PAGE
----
Limited Use of Impact Hammer

All piles will be installed using a vibratory pile driver unless sufficient depth cannot be reached, at which point an impact hammer may be used. If an impact hammer is required, cushioning blocks will be used as an attenuation device to reduce hydroacoustic sound levels and avoid the potential for injury. These actions would also serve to reduce impacts to harbor seals.

Mitigation Monitoring

Monitoring during construction of the sill will occur from an observation post adjacent to the Union Pacific railroad bridge as well as from a zodiac. Monitoring will be conducted by qualified, NMFS-approved protected species observers (PSOs). On a daily basis, construction monitoring will begin 30 minutes prior to the initiation of construction activities and continue until 30 minutes after construction activities have ceased for the day. The PSO will maintain a log that documents numbers of marine mammals present before, during, and at the end of daily construction activities. In addition, the PSO will record basic weather conditions (ambient temperature, tidal activity, precipitation, wind, horizontal visibility, etc.), as well as marine mammal behavior.

The PSO will have the authority to cease construction if a harbor seal is detected within or approaching the safety zone or if an animal appears injured. Within 30 days of the completion of the sill construction, a report will be completed and submitted to NMFS that will include a summary of the daily log maintained by the PSO during construction. In addition, the report will include an assessment of the number of harbor seals that may have been harassed as a result of pile driving activities, based on direct observation of harbor seals observed in the area.

Soft Start to Pile Driving Activities

A “soft start” technique will be used at the beginning of each pile installation to allow any harbor seals that may be in the immediate area to leave before the Start Printed Page 74691activity reaches its full energy. The soft start requires contractors to initiate pile driving with a vibratory hammer for 15 seconds at reduced energy followed by a 1-minute waiting period. This procedure will be repeated two additional times. Due to the short duration of impact pile driving (typically lasting between 1 and 10 minutes), the traditional ramp-up requirement does not apply because it actually increases the duration of noise emitted into the environment, and monitoring should effectively detect harbor seals within or near the proposed impact pile driving shut down zone. If any harbor seals are sighted within or approaching the 33 ft (10 m) shut down zone prior to pile driving, the construction contractor will delay pile-driving until the animal has moved outside and is on a path away from the safety zone or after 15 minutes have elapsed since the last sighting.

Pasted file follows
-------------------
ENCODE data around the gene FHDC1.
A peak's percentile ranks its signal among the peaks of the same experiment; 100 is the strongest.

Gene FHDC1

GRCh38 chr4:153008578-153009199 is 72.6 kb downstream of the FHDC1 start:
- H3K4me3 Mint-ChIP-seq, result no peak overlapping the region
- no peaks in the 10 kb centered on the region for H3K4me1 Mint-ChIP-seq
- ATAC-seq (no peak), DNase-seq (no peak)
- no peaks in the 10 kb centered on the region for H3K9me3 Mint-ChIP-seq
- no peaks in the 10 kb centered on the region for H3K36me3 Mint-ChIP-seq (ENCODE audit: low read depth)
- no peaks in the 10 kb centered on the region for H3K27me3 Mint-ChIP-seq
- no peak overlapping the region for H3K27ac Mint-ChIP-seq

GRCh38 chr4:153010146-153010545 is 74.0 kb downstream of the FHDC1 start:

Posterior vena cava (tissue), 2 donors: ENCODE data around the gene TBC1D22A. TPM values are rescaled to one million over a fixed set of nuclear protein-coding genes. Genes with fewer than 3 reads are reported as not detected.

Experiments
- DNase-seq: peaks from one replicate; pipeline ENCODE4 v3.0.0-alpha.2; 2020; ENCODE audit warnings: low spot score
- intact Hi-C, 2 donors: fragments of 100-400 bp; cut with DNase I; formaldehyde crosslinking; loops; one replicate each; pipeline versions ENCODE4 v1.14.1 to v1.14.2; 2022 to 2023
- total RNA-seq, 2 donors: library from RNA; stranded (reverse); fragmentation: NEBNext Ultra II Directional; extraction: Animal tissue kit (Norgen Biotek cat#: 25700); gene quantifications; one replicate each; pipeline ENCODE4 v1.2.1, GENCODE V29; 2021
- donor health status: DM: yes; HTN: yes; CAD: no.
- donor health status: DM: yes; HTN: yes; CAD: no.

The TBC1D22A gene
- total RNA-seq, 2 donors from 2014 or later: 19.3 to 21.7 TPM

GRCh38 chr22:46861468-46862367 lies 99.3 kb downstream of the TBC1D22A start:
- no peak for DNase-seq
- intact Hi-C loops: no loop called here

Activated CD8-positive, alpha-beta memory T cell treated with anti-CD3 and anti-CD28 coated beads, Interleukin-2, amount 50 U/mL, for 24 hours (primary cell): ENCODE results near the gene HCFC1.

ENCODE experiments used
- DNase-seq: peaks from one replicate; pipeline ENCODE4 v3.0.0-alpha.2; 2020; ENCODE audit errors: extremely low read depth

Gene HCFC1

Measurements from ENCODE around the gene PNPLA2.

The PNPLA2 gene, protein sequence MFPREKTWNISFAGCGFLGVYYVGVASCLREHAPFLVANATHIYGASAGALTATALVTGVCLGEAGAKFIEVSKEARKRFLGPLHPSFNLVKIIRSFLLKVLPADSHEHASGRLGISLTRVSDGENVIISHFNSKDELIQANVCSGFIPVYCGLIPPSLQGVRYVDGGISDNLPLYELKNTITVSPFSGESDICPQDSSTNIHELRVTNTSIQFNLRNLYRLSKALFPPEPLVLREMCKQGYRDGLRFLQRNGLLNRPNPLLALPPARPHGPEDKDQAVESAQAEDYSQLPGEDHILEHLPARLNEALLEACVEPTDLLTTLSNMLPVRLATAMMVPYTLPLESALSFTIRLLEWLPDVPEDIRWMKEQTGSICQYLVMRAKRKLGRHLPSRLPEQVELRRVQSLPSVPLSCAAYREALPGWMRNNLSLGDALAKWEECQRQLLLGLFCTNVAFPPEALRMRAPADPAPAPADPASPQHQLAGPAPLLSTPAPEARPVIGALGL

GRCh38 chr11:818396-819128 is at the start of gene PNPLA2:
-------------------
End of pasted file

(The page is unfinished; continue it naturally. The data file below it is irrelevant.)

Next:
NMFS has carefully evaluated the applicant's mitigation measures. NMFS accepted some of the applicant's measures, such as the seasonal timing of construction, suggested additional mitigation measures like the establishment of a 33 ft (10 m) safety zone and hydroacoutic monitoring to measure sound pressure levels from pile driving, and considered a range of other measures in the context of ensuring that NMFS prescribes the means of effecting the least practicable impact on the affected marine mammal species and stocks and their habitat. Our evaluation of potential measures included consideration of the following factors in relation to one another: (1) The manner in which, and the degree to which, the successful implementation of the measure is expected to minimize adverse impacts to marine mammals; (2) the proven or likely efficacy of the specific measure to minimize adverse impacts as planned; and (3) the practicability of the measure for applicant implementation.

Based on our evaluation of the applicant's measures, as well as other measures developed by NMFS in cooperation with the applicant, NMFS has determined that the required mitigation measures provide the means of effecting the least practicable impact on marine mammal species or stocks and their habitat, paying particular attention to rookeries, mating grounds, and areas of similar significance.

Monitoring and Reporting

In order to issue an ITA for an activity, Section 101(a)(5)(D) of the MMPA states that NMFS must, where applicable, set forth “requirements pertaining to the monitoring and reporting of such taking”. The MMPA implementing regulations at 50 CFR 216.104 (a)(13) indicate that requests for ITAs must include the suggested means of accomplishing the necessary monitoring and reporting that will result in increased knowledge of the species and of the level of taking or impacts on populations of marine mammals that are expected to be present in the action area.